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Paying the Piper — Mortgage note investor

Political silliness just keeps reaching new lows.  The latest idiocy revolves around the political fighting over whether to raise the payroll tax rate back to 6.2%, keep it at the reduced 4.2% reduced rate for two months, or maintain it at that 4.2% rate for the next 12 months.  This discussion occurs with only the occasional passing mention of the shambles in which the Social Security system finds itself.  The Social Security “trust fund” is falling apart fast due to an aging population that, in total, pays in less money but receives more than in the past.  To even have a discussion about extending a payroll tax cut without funding and restructuring the whole security system is scandalous.

Worse, there is absolutely no evidence that the payroll tax cut has had any impact on the economyor on the typical American’s pocketbook.  This lack of impact is consistent with past political maneuverings such as the homebuyer tax credit and “Cash for Clunkers”, as well as the bank bailouts.  The proponents of these programs often use the impossible-to-disprove argument that things would have otherwise been worse.  The only thing that we can know for sure is that they made the debt crisis a mangled mess.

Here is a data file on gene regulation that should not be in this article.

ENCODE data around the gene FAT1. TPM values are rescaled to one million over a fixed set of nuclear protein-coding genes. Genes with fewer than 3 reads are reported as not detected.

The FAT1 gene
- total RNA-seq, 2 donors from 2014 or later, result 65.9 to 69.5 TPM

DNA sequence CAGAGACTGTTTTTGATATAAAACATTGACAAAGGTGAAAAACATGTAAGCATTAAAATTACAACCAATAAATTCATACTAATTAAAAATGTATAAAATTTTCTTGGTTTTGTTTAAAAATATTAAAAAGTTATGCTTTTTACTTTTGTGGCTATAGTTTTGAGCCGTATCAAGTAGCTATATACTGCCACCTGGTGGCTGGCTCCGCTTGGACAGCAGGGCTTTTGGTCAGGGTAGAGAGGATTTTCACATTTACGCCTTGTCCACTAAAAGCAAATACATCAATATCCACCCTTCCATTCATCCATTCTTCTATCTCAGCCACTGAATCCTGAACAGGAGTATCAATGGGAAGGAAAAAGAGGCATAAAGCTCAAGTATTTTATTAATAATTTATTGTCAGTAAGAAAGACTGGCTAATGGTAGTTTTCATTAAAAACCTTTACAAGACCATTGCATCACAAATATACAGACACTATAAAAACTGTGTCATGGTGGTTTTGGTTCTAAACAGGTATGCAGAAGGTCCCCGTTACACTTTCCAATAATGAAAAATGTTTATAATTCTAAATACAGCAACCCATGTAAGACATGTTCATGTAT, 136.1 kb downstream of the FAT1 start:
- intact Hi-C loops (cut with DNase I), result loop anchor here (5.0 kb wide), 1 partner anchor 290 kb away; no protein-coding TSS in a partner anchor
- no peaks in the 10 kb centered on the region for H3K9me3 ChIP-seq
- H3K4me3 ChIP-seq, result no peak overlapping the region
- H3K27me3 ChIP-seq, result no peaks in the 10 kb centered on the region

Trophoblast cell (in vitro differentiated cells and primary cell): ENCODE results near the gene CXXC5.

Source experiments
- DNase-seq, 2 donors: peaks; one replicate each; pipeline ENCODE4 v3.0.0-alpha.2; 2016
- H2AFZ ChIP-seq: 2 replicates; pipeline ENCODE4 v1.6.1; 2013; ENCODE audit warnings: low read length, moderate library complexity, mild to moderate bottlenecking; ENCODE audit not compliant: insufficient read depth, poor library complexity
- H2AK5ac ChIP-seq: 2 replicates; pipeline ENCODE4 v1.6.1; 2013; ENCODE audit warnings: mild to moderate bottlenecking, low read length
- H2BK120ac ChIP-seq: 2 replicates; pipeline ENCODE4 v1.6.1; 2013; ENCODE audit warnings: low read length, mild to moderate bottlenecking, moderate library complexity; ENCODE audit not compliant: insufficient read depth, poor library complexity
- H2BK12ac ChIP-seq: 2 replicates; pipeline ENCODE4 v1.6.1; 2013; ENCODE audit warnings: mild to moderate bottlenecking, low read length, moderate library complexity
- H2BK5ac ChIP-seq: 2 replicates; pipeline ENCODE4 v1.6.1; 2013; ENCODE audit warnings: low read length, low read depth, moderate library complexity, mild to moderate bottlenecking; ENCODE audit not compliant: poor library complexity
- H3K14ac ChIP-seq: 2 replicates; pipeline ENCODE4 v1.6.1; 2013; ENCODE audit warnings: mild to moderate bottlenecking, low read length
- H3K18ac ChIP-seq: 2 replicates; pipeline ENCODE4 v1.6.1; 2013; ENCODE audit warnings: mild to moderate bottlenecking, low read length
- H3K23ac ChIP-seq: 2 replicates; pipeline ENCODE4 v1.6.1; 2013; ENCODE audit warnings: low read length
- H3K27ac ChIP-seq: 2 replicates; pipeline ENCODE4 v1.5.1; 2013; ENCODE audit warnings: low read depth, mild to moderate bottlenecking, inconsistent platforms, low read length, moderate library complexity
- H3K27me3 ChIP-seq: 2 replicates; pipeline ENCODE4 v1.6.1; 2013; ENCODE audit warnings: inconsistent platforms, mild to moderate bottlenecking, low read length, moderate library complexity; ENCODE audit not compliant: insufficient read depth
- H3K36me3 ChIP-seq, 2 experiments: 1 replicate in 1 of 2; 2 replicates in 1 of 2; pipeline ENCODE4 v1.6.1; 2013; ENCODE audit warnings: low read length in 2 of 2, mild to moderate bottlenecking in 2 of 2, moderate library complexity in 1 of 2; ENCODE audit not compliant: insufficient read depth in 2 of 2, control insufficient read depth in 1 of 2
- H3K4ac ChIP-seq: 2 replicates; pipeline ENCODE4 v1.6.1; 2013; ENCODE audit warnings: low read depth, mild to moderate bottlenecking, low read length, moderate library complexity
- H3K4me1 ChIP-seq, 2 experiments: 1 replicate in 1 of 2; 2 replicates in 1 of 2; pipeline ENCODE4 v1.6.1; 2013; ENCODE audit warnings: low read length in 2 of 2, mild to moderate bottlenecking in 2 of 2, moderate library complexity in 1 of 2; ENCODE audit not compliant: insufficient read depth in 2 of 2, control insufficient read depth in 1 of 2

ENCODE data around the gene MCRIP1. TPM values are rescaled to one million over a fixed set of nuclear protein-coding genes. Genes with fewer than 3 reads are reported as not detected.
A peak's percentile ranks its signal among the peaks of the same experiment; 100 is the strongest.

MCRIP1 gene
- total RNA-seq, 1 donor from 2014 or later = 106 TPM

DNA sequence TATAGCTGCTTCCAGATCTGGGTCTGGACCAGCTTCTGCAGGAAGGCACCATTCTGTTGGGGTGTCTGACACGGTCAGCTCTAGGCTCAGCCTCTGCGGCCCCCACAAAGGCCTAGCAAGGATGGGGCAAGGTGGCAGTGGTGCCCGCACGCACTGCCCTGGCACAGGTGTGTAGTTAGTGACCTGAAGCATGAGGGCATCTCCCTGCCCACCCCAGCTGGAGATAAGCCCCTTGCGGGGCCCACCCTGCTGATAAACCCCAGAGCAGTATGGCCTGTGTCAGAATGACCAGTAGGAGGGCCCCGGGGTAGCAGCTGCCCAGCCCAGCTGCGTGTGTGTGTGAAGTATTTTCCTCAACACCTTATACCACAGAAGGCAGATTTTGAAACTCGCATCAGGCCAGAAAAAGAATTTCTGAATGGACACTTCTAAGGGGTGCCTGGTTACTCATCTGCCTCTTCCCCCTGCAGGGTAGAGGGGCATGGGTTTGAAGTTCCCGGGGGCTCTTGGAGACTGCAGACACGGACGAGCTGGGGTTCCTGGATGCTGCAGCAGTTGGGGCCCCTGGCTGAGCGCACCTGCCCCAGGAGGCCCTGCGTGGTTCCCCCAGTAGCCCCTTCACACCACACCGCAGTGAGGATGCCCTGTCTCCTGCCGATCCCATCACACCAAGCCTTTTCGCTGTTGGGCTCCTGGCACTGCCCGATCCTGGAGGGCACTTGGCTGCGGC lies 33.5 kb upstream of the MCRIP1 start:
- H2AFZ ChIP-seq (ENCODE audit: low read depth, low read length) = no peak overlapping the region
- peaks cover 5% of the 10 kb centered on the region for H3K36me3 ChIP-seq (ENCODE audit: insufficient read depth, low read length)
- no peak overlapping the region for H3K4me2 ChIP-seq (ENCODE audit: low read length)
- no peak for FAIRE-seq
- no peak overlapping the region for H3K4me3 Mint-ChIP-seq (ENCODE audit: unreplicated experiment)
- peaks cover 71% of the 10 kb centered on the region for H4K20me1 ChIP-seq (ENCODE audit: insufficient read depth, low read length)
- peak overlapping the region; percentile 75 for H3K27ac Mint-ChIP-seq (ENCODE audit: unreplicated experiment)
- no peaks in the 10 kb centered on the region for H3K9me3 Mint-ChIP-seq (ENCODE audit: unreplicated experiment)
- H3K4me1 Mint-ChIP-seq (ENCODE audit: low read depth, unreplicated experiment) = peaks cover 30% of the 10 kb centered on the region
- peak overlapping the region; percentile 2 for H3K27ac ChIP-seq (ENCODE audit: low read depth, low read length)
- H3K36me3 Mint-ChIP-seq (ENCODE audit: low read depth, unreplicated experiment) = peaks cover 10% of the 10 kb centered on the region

The typical American family got back just under $1000 in 2011 from the payroll tax cut.  All of that and more went into their gas tanks, which now account for 8.4% of the median family’s income.  Seems to me that a longer lasting solution to weak personal finances would be to reduce the hit of energy bills that every household must pay.  If only there was a way to do that … oh yeah, the Keystone XL pipeline from Canada to the U.S. Gulf Coast would reduce our dependence on oil imports from unfriendly, faraway places to something closer to home, thus lowering our energy costs.  That pipeline has been put on hold until after the 2012 elections by the current administration.  Ostensibly, this is to protect the environment, though it is clear to most of us that political forces alone are driving the decision.

As the economy worsens, the government bureaucrats gain power by blaming others and claiming to have the right answers.  No matter how many times that they fail, the general public falls under the spell of fancy-speaking presidents and Congress-people telling us that it will be better if they could run things.

In the last 40 years, the U.S. has gone from being the world’s largest creditor to being the world’s largest borrower.  Over the next four years, the U.S. Treasury will have to refinance $5.67 TRILLION (60% of the total debt).  Other than printing more dollars, which isn’t good for anyone, we have not earthly way to pay for this.  And yet, as always, our leaders continue to sacrifice long-term recovery for short-term political gain, and the zombie citizens just go along for the ride.

Alan Noblitt is a mortgage note investor in San Diego, California.  As a mortgage note investor and broker, he can buy mortgage notes in nearly all 50 states.